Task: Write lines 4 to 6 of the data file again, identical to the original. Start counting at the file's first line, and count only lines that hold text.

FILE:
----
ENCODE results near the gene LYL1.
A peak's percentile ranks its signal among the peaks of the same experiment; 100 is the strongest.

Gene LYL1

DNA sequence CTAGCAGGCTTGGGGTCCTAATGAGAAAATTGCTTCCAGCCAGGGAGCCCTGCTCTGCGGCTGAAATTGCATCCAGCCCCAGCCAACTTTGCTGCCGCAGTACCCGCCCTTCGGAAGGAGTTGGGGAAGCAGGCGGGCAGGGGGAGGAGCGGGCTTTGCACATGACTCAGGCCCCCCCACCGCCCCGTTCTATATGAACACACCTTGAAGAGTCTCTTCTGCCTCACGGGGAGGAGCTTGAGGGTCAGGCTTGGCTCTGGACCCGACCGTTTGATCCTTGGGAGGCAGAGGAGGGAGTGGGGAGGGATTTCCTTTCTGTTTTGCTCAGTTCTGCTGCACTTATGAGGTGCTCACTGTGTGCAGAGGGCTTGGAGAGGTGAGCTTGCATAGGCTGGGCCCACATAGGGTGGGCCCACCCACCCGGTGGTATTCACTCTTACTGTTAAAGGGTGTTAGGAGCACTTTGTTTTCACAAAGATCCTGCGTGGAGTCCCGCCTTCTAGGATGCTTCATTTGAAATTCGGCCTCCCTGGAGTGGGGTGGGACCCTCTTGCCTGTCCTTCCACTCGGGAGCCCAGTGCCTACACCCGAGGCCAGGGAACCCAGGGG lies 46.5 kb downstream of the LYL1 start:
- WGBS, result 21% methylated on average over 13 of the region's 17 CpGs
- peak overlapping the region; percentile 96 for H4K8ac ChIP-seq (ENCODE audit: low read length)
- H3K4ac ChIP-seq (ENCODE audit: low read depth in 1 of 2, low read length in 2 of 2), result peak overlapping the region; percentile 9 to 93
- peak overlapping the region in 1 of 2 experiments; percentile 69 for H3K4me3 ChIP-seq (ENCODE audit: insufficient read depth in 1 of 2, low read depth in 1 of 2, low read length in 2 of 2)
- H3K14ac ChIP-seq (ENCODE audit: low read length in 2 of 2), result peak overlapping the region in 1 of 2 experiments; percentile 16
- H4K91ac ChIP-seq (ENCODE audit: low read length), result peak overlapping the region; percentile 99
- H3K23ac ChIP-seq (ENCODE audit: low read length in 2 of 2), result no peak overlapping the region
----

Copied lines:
DNA sequence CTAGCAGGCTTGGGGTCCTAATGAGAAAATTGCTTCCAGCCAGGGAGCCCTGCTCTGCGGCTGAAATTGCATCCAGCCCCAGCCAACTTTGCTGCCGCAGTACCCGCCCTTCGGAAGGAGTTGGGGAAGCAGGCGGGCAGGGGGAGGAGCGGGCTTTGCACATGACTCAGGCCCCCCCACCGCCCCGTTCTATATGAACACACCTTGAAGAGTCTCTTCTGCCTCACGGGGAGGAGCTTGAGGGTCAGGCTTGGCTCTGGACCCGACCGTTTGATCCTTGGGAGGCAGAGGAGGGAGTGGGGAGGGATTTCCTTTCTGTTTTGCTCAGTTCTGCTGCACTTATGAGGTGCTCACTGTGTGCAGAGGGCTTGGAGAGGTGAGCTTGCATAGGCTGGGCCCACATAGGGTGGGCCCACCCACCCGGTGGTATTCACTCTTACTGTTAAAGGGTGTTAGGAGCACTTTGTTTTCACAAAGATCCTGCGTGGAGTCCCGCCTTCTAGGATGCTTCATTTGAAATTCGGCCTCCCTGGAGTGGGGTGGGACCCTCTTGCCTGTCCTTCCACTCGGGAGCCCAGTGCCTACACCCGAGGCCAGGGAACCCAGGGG lies 46.5 kb downstream of the LYL1 start:
- WGBS, result 21% methylated on average over 13 of the region's 17 CpGs
- peak overlapping the region; percentile 96 for H4K8ac ChIP-seq (ENCODE audit: low read length)